Diane always knew she was adopted. She and her adopted brother grew up in a home where they were loved.
Yet she always longed to know her birth mother and searched for her for years.
She never dreamed it would be a DNA test that would change her life forever. This is her story.
Little to start with
Though Diane was loved, the longing to know her birth mother never left her. And when she was older, she asked her mom for details.
“She told me we didn’t have a name. We didn’t have a story. It was a sealed-records adoption. All she knew was that my mother was blonde and my father was Spanish or Mexican.”
Making a case in court
When Diane was in her early 20s, she went to the county seat to see if she could look at her adoption records.
They said she would have to go in front of a judge and convince him there was a good reason to open the records. Diane didn’t have the money she would need to pursue the case, and she eventually talked herself out of it.
But she didn’t stop looking. She registered for online adoptive parent searches but nothing ever came of it. She considered professional searches, but most were too expensive.
A DNA test reveals a surprise
Then a friend, who happened to work for Ancestry, talked her into taking an .
When her results came in, Diane admits, “I was very guarded. I didn’t want to get my hopes up.”
Her friend invited her over to meet with a genealogist to go through her results. They started with her ethnicity estimate.
Diane had been told that her father had been of Hispanic descent, but she was surprised to find she was 43 percent Native American, along with being part Scandinavian, Italian, Irish, Western European, and, surprisingly, 1 percent Asian.
Her cousin lived right down the street
But the bigger shock lay in her DNA connections, where she had a 1st cousin match. This match wasn’t only closely related; it turned out she lived only a couple of blocks away.
And at that moment, she was waiting in the living room, eager to meet Diane.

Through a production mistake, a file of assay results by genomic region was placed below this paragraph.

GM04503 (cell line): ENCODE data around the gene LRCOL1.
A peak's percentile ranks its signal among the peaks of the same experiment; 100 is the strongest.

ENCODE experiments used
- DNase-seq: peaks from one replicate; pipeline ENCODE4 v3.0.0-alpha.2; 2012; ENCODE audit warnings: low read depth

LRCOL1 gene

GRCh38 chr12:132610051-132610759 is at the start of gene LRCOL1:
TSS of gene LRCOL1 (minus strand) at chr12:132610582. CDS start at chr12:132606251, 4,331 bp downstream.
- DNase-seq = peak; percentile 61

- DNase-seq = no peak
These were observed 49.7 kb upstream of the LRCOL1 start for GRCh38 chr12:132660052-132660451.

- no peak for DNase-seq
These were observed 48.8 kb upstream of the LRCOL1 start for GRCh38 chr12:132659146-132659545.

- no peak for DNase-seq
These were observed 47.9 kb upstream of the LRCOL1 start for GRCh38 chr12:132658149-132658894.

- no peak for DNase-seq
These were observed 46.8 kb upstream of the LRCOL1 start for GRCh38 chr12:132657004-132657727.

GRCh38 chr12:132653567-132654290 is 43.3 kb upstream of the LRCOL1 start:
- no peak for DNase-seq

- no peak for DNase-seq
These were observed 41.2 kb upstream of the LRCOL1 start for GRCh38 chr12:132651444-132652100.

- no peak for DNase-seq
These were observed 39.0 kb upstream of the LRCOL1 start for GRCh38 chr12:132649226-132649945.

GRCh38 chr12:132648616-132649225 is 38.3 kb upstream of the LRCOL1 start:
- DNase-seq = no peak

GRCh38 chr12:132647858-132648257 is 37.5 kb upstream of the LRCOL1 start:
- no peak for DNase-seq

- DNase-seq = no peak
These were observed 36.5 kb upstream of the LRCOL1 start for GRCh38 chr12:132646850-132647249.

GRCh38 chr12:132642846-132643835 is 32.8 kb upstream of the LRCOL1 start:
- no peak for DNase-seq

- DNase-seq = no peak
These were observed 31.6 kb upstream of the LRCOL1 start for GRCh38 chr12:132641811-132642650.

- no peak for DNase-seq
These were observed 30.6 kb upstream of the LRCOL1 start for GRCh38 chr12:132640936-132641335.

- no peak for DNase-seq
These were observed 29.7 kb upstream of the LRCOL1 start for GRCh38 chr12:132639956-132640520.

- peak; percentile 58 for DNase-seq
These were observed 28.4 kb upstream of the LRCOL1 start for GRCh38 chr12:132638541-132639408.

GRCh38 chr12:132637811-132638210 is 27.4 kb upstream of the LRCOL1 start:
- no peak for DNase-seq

“She walked in, looked at me, and put her hands on her cheeks,” Diane says. “She stared crying and said, ‘Oh my gosh, you look just like your mother.’ At that moment I thought…my mother? MY MOTHER? She knows my mother!”
Diane had just met her mother’s niece.
“I started crying. It was like this Oprah moment.”
A nerve-wracking call to Mom
Later that night, Diane stood by while a friend called her birth mother, Sharon. Her mum wasn’t ready to talk but took her number.
Diane was disappointed, and she spent the next day with questions running through her mind:
“What if she doesn’t call? What if she doesn’t want to know me?
Finally the phone rang.
Answers at long last
On the phone, Sharon explained she hadn’t spoken to Diane the night before because she had wanted to tell her other children first.
She hadn’t wanted to give up her baby, but she was only 17 and unmarried at the time.
She hadn’t known who had adopted her baby, and she’d had no idea that her daughter had grown up longing to know who her mother was.
More family than she’d dreamed of
They met at a family reunion a few weeks later and Diane learned first-hand what it was like to be part of a huge family—her mom was one of 11 children.
Although Diane’s adoptive mother passed away in 1998 and her father died in the last year, Diane’s not an orphan because her birth mum is back in her life.
“I got a message on my phone recently that said: ‘Hi sweetie, it’s your mom.’
It made me smile.”
What’s your DNA story?
Whether you think you know exactly where you came from, or like Diane once was, you are searching for answers, an AncestryDNA test may well surprise you.
Discover your DNA story today.